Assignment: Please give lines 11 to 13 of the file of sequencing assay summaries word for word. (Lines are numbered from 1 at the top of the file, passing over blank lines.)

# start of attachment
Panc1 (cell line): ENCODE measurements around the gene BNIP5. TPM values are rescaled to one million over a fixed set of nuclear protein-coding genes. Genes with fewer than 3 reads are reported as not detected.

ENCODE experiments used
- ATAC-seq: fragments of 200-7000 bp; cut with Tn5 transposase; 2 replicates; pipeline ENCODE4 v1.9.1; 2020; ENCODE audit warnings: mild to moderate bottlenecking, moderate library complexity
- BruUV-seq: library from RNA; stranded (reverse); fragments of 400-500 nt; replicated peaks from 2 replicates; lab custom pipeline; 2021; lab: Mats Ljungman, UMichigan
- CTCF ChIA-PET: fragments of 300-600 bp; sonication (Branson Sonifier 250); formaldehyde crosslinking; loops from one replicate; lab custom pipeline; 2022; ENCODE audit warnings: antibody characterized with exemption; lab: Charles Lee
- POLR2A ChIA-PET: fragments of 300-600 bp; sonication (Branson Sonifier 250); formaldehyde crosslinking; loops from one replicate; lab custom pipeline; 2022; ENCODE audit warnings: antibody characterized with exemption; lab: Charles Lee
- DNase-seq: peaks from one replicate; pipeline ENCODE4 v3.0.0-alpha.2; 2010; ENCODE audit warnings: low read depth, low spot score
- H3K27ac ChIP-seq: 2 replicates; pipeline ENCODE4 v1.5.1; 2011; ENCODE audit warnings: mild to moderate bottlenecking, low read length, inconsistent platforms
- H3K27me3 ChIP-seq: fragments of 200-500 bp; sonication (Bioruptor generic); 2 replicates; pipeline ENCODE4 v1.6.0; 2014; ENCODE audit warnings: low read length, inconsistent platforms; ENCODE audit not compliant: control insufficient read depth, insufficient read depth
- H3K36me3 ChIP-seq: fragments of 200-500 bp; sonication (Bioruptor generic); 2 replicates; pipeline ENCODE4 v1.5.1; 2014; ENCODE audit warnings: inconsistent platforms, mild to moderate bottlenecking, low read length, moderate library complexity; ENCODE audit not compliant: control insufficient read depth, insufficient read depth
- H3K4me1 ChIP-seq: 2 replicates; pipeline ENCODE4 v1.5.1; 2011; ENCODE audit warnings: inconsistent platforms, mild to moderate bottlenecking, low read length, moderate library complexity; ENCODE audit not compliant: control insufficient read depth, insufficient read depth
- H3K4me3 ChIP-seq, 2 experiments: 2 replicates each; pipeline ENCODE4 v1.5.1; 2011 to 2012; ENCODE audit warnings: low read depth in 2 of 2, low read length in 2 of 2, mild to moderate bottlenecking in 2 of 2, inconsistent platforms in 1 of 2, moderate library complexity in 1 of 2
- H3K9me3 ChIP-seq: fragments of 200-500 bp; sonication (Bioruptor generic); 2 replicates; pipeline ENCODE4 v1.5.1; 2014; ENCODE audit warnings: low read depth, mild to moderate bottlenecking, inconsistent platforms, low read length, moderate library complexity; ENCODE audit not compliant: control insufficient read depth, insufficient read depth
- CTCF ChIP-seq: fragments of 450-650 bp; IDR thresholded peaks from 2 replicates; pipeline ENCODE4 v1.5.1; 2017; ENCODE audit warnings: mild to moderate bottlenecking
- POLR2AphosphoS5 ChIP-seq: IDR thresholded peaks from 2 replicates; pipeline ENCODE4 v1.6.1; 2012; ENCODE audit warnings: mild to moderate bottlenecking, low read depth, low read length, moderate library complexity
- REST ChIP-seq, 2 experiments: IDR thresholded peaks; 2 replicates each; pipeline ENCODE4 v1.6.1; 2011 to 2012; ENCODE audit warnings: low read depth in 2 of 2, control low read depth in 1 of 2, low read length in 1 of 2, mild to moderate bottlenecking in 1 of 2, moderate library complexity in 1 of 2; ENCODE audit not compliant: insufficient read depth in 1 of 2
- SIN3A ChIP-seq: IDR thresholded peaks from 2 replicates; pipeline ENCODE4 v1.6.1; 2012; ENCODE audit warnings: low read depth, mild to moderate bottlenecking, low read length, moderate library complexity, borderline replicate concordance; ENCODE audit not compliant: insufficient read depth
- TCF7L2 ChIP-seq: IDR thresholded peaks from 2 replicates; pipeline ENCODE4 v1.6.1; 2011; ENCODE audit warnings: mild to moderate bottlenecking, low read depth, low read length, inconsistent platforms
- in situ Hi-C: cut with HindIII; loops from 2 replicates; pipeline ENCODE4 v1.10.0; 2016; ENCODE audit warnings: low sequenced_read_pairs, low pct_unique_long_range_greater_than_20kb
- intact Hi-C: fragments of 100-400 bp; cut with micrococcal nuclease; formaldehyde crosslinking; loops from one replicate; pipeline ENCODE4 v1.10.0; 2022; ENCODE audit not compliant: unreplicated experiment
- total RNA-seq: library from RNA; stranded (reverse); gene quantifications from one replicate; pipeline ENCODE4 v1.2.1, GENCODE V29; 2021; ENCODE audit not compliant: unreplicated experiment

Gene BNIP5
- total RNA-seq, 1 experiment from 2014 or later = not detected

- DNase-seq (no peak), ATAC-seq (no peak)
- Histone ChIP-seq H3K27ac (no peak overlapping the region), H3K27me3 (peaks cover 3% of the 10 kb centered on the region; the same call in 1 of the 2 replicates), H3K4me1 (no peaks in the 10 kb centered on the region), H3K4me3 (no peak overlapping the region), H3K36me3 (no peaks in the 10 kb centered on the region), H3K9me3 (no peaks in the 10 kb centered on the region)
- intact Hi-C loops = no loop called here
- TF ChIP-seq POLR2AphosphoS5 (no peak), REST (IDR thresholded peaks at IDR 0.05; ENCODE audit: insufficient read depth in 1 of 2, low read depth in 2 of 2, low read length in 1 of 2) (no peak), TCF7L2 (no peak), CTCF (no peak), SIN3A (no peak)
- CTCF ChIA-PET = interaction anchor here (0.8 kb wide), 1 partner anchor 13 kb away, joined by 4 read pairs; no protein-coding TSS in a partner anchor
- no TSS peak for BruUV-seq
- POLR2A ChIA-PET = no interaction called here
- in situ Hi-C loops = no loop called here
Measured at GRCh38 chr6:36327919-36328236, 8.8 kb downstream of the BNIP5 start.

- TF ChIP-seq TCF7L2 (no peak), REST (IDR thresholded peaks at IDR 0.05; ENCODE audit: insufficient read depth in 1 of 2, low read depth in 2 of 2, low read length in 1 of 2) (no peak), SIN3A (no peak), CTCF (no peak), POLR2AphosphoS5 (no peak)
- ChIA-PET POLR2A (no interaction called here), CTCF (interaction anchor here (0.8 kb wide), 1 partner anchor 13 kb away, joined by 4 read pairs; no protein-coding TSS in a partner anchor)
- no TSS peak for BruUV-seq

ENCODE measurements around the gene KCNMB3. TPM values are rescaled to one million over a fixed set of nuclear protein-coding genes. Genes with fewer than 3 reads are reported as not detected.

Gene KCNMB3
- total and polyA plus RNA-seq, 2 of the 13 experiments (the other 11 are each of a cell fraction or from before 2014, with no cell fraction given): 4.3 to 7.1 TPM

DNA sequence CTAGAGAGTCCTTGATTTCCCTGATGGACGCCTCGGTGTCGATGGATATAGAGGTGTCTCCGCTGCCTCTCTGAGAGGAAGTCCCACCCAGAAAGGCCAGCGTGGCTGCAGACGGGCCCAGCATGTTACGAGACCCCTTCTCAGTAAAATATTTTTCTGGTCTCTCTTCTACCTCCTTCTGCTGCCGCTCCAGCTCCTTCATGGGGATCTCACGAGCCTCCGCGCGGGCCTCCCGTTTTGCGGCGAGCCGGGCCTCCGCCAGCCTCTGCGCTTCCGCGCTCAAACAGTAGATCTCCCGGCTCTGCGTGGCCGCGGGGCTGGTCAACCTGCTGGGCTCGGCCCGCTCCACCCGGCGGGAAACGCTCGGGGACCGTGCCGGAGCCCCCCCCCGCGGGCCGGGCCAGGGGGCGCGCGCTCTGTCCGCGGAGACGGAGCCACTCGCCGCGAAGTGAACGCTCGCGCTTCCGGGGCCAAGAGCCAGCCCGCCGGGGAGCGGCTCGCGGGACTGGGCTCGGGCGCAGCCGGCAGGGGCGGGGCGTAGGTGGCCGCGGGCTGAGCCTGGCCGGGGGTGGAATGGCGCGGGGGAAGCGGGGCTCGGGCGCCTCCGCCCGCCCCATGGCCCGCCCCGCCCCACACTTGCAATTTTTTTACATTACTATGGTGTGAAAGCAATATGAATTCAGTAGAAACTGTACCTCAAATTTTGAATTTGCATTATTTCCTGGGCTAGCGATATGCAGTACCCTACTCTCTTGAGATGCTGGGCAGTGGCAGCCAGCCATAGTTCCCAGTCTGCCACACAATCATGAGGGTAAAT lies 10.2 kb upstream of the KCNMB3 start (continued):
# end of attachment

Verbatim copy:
- H3K4me1 ChIP-seq: 2 replicates; pipeline ENCODE4 v1.5.1; 2011; ENCODE audit warnings: inconsistent platforms, mild to moderate bottlenecking, low read length, moderate library complexity; ENCODE audit not compliant: control insufficient read depth, insufficient read depth
- H3K4me3 ChIP-seq, 2 experiments: 2 replicates each; pipeline ENCODE4 v1.5.1; 2011 to 2012; ENCODE audit warnings: low read depth in 2 of 2, low read length in 2 of 2, mild to moderate bottlenecking in 2 of 2, inconsistent platforms in 1 of 2, moderate library complexity in 1 of 2
- H3K9me3 ChIP-seq: fragments of 200-500 bp; sonication (Bioruptor generic); 2 replicates; pipeline ENCODE4 v1.5.1; 2014; ENCODE audit warnings: low read depth, mild to moderate bottlenecking, inconsistent platforms, low read length, moderate library complexity; ENCODE audit not compliant: control insufficient read depth, insufficient read depth